PC based phones (i.e. phones that form part of a PC itself, using a microphone and speaker connected directly to the PC) are more difficult to identify. The PC will be passing both data and voice traffic and it is difficult to separate out these two forms of traffic on the network. The principles disclosed herein provide a mechanism to perform this separation as follows:
The administrator typically configures the MAC address of the PC (PC2
The administrator can configure the MAC address of the PC configured with IP Phone software in the RADIUS server and provide a VLAN and QoS profile that matches the mixed voice data traffic that the PC will generate.
When the PC is connected to the network the authentication of the PC IP Phone is performed by RADA MAC authentication (steps 102, 103). The VLAN and QoS information is used to connect the PC to the appropriate VLAN with the appropriate QoS.
DHCP snooping is used to detect the IP address of the PC. This IP address is used to provide specific access rules that allow this IP address to talk directly to the IP Phone Exchange unit. Other IP addresses are excluded from talking to the IP Phone Exchange unit to protect the phone system from other data-only PC's.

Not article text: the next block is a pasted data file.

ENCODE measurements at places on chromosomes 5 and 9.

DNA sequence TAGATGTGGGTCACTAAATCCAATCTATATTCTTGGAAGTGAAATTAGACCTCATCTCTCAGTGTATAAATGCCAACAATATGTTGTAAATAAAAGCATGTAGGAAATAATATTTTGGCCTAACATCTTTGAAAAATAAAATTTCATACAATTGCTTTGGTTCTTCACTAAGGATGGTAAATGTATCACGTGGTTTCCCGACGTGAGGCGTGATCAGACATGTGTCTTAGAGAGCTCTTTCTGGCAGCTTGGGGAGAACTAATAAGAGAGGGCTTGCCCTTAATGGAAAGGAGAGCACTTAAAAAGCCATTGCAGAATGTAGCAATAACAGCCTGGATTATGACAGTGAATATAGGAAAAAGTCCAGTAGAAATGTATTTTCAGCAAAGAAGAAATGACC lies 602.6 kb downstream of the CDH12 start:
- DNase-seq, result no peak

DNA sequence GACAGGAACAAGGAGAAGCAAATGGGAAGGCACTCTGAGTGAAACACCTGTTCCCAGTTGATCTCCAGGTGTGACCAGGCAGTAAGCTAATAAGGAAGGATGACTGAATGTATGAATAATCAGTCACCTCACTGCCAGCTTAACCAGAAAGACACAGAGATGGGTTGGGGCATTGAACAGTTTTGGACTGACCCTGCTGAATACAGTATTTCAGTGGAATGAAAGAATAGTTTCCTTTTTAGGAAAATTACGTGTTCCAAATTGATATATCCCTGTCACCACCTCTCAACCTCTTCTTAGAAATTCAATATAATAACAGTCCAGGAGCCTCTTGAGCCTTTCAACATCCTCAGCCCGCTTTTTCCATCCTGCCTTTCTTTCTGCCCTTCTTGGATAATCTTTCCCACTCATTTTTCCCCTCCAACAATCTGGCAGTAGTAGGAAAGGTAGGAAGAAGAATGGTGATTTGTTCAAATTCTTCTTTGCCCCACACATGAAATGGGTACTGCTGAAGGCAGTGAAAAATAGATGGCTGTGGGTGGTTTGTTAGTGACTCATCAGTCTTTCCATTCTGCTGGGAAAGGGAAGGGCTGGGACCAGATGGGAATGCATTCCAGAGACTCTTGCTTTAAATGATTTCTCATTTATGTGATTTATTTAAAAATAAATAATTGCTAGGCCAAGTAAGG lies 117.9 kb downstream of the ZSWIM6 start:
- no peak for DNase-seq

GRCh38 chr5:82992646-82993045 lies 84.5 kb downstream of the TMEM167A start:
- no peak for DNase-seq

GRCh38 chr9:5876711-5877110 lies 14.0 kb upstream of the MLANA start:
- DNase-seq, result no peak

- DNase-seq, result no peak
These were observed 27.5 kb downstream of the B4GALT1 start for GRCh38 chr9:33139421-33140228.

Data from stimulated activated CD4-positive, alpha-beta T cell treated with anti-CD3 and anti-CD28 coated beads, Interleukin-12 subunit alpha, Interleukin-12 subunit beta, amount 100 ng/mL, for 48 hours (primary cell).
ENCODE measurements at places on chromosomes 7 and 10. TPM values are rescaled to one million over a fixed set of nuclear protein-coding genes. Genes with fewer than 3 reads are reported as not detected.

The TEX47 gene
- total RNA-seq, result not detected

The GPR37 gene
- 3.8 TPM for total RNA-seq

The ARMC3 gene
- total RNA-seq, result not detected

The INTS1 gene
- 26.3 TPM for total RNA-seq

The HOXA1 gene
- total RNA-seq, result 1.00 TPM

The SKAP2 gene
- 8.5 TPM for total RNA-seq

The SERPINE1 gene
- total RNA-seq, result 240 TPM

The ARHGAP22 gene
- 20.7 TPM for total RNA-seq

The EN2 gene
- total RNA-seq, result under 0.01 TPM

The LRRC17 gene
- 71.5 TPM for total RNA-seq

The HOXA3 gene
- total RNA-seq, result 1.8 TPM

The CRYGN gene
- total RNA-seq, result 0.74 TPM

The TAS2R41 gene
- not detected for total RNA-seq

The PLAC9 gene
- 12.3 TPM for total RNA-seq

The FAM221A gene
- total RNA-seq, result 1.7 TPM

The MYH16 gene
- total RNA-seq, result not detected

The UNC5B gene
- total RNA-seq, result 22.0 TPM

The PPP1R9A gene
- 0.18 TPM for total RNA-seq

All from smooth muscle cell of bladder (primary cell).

The network management station can audit the connections made using the table 14T stored in the switch 14 to check that only allowed devices have been connected to the network. It can also display and provide information about where each device and user is on the network. It can also collate the MAC address of a computer directly to the IP address and users name. This information can be used with other management data provided by network devices that only log IP address information (firewalls, web caches, web servers etc) to determine and locate the users that misuse network resources.